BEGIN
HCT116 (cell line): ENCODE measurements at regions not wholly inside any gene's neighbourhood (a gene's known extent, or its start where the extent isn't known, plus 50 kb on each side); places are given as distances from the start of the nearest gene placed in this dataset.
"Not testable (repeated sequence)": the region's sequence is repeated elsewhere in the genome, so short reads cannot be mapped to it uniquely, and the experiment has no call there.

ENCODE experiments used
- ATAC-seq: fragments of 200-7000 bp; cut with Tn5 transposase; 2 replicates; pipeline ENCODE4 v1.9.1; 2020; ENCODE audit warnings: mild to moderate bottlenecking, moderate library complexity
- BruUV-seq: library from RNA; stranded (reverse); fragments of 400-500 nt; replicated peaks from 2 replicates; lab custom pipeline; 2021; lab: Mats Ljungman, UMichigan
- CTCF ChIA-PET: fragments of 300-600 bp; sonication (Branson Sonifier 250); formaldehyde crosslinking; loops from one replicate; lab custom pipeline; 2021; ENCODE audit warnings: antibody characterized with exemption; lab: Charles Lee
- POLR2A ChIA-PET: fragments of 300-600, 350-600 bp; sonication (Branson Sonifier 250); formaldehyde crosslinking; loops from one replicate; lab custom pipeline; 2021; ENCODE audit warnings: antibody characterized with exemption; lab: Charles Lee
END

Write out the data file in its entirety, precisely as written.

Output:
HCT116 (cell line): ENCODE measurements at regions not wholly inside any gene's neighbourhood (a gene's known extent, or its start where the extent isn't known, plus 50 kb on each side); places are given as distances from the start of the nearest gene placed in this dataset.
"Not testable (repeated sequence)": the region's sequence is repeated elsewhere in the genome, so short reads cannot be mapped to it uniquely, and the experiment has no call there.

ENCODE experiments used
- ATAC-seq: fragments of 200-7000 bp; cut with Tn5 transposase; 2 replicates; pipeline ENCODE4 v1.9.1; 2020; ENCODE audit warnings: mild to moderate bottlenecking, moderate library complexity
- BruUV-seq: library from RNA; stranded (reverse); fragments of 400-500 nt; replicated peaks from 2 replicates; lab custom pipeline; 2021; lab: Mats Ljungman, UMichigan
- CTCF ChIA-PET: fragments of 300-600 bp; sonication (Branson Sonifier 250); formaldehyde crosslinking; loops from one replicate; lab custom pipeline; 2021; ENCODE audit warnings: antibody characterized with exemption; lab: Charles Lee
- POLR2A ChIA-PET: fragments of 300-600, 350-600 bp; sonication (Branson Sonifier 250); formaldehyde crosslinking; loops from one replicate; lab custom pipeline; 2021; ENCODE audit warnings: antibody characterized with exemption; lab: Charles Lee